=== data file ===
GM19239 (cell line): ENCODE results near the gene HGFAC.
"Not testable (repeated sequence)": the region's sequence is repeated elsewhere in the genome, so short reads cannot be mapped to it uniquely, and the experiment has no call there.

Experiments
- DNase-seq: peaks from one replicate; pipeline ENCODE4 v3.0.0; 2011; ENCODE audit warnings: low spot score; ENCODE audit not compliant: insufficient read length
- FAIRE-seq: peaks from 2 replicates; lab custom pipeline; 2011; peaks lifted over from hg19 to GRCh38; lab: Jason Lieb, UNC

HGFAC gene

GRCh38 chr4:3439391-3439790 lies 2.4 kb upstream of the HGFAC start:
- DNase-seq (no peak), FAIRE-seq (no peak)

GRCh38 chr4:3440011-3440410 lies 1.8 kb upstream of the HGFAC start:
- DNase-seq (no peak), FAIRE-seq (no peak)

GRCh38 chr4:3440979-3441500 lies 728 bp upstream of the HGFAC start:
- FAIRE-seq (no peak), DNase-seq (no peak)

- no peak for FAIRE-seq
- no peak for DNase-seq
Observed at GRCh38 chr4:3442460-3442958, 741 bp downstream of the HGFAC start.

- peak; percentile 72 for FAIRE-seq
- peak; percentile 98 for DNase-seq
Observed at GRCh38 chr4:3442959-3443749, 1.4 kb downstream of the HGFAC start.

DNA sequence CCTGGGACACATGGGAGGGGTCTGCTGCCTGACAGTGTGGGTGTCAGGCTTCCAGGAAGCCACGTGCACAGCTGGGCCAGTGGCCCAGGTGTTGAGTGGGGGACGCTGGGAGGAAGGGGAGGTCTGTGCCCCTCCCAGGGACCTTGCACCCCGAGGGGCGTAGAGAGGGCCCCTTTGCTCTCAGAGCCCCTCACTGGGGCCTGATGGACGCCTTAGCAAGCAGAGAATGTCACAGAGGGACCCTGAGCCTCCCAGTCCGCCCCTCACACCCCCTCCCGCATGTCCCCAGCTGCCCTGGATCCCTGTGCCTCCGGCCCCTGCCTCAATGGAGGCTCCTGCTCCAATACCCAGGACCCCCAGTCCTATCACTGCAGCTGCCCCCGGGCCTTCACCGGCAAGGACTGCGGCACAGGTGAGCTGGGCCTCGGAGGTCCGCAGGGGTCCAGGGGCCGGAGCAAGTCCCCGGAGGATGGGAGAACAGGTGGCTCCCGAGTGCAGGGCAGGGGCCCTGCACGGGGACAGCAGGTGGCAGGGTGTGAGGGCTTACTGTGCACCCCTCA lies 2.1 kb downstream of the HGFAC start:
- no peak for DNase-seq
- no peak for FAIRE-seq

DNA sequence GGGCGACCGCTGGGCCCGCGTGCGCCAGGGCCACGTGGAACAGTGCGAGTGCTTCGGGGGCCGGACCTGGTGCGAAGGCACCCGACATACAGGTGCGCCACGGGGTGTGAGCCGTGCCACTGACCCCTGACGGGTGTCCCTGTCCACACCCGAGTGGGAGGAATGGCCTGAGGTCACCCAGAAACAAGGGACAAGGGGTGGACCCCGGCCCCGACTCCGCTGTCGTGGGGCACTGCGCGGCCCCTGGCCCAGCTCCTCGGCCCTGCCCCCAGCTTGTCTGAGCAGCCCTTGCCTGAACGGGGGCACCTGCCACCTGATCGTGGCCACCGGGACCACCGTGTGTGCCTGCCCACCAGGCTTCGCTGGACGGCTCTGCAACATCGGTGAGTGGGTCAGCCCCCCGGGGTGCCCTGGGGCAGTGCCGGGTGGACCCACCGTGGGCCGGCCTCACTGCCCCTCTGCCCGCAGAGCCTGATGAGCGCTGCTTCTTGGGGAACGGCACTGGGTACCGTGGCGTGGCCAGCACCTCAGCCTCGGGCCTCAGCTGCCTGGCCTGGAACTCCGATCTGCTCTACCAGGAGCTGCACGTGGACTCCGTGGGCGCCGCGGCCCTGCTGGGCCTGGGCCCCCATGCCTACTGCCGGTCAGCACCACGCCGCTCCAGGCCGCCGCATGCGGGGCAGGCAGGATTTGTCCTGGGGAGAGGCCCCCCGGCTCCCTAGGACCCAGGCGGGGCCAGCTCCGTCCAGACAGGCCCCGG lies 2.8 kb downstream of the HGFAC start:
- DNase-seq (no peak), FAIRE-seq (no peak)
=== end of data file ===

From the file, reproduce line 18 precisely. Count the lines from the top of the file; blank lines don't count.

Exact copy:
Observed at GRCh38 chr4:3442959-3443749, 1.4 kb downstream of the HGFAC start.